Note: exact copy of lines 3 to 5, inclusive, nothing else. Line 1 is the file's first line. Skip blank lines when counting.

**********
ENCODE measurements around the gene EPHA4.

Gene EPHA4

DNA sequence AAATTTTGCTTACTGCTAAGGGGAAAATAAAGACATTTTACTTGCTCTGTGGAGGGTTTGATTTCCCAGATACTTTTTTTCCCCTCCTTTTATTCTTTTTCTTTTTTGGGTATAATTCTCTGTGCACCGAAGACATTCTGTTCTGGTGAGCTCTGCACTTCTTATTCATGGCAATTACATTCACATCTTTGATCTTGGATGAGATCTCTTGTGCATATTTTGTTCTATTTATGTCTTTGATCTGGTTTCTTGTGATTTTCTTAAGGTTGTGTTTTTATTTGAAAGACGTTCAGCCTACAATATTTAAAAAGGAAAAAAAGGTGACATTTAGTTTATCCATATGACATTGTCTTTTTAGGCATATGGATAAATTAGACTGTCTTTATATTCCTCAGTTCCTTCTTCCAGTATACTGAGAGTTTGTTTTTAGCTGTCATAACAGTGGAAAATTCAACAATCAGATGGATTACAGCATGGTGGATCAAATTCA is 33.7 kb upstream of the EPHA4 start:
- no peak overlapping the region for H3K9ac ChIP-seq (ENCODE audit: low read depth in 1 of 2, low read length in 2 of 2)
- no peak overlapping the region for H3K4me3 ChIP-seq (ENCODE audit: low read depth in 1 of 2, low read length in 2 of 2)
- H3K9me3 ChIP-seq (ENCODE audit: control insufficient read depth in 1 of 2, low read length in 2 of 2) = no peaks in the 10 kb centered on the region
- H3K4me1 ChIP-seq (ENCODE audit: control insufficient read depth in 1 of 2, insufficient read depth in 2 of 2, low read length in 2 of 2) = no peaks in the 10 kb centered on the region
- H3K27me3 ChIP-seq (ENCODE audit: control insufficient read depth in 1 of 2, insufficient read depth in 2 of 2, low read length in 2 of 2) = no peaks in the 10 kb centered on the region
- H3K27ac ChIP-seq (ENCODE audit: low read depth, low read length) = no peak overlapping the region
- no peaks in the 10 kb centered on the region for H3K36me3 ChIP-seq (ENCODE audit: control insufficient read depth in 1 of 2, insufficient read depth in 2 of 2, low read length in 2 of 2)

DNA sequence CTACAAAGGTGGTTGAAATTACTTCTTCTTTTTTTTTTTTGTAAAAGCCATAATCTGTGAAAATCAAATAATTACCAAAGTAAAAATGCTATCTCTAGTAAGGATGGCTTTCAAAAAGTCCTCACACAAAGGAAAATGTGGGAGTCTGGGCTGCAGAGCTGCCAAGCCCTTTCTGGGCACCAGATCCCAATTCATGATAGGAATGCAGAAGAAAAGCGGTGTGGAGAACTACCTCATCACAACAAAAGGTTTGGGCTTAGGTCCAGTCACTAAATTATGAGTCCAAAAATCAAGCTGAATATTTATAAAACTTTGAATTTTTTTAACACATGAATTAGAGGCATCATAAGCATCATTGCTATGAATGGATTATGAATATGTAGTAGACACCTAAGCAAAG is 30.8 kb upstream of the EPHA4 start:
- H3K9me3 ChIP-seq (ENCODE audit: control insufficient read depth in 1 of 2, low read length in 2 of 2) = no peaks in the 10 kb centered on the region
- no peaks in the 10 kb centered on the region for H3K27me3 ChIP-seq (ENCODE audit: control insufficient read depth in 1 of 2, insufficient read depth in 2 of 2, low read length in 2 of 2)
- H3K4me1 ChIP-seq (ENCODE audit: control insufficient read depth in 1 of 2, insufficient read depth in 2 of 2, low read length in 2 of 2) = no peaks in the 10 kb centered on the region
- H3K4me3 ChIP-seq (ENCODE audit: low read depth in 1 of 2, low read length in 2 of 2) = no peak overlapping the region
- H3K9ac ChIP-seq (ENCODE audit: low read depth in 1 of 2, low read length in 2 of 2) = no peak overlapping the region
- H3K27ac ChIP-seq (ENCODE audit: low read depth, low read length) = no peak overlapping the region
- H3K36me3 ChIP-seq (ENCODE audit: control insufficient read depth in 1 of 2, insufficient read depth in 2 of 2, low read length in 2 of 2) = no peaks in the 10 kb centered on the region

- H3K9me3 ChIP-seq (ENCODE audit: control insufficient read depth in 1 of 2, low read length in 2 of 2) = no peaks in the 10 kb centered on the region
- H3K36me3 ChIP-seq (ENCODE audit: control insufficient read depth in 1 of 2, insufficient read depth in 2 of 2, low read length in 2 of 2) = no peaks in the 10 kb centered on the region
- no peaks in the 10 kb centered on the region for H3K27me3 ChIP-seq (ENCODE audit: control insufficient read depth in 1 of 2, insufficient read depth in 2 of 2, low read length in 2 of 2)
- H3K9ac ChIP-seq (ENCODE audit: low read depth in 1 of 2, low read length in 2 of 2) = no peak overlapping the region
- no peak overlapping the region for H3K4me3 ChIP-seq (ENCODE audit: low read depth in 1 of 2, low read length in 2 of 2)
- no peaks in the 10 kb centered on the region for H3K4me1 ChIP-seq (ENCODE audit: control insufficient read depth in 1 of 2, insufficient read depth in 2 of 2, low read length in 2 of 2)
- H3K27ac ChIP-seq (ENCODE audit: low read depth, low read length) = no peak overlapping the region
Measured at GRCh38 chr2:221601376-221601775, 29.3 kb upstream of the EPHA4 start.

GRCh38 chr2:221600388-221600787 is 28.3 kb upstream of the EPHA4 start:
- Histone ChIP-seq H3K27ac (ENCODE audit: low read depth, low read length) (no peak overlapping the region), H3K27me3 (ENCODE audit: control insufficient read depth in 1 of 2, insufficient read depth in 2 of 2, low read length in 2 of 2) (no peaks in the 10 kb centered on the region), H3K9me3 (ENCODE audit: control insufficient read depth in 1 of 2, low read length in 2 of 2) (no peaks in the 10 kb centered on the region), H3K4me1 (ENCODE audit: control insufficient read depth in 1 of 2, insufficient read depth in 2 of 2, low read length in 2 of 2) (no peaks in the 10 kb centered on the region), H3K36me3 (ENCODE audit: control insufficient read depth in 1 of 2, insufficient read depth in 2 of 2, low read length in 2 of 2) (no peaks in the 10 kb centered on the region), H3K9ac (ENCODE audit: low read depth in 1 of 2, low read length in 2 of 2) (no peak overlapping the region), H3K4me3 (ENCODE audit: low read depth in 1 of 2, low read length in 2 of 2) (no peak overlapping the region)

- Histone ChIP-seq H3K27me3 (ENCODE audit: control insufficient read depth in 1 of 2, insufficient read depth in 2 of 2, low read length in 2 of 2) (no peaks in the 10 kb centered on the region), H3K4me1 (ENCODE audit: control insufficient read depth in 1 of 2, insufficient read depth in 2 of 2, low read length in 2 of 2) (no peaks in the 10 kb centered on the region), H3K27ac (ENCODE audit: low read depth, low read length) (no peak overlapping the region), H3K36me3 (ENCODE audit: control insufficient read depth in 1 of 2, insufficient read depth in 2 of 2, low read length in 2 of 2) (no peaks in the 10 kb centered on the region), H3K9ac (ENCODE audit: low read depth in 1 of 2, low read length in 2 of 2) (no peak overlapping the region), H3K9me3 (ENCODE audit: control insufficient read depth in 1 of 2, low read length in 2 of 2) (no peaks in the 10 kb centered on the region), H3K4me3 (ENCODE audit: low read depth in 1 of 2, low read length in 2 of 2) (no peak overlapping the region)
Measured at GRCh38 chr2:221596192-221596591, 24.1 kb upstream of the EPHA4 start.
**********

DNA sequence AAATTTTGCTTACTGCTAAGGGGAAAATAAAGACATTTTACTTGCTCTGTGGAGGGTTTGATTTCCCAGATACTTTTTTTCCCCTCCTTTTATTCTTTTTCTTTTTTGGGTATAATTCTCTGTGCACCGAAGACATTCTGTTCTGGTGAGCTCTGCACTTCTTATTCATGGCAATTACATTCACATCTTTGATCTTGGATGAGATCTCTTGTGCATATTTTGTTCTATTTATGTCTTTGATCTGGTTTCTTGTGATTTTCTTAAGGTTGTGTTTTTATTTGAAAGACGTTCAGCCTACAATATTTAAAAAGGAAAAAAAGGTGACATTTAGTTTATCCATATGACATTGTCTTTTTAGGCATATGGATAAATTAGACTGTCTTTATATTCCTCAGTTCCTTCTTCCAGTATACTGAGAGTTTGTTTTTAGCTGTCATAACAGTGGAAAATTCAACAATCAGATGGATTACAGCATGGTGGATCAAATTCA is 33.7 kb upstream of the EPHA4 start:
- no peak overlapping the region for H3K9ac ChIP-seq (ENCODE audit: low read depth in 1 of 2, low read length in 2 of 2)
- no peak overlapping the region for H3K4me3 ChIP-seq (ENCODE audit: low read depth in 1 of 2, low read length in 2 of 2)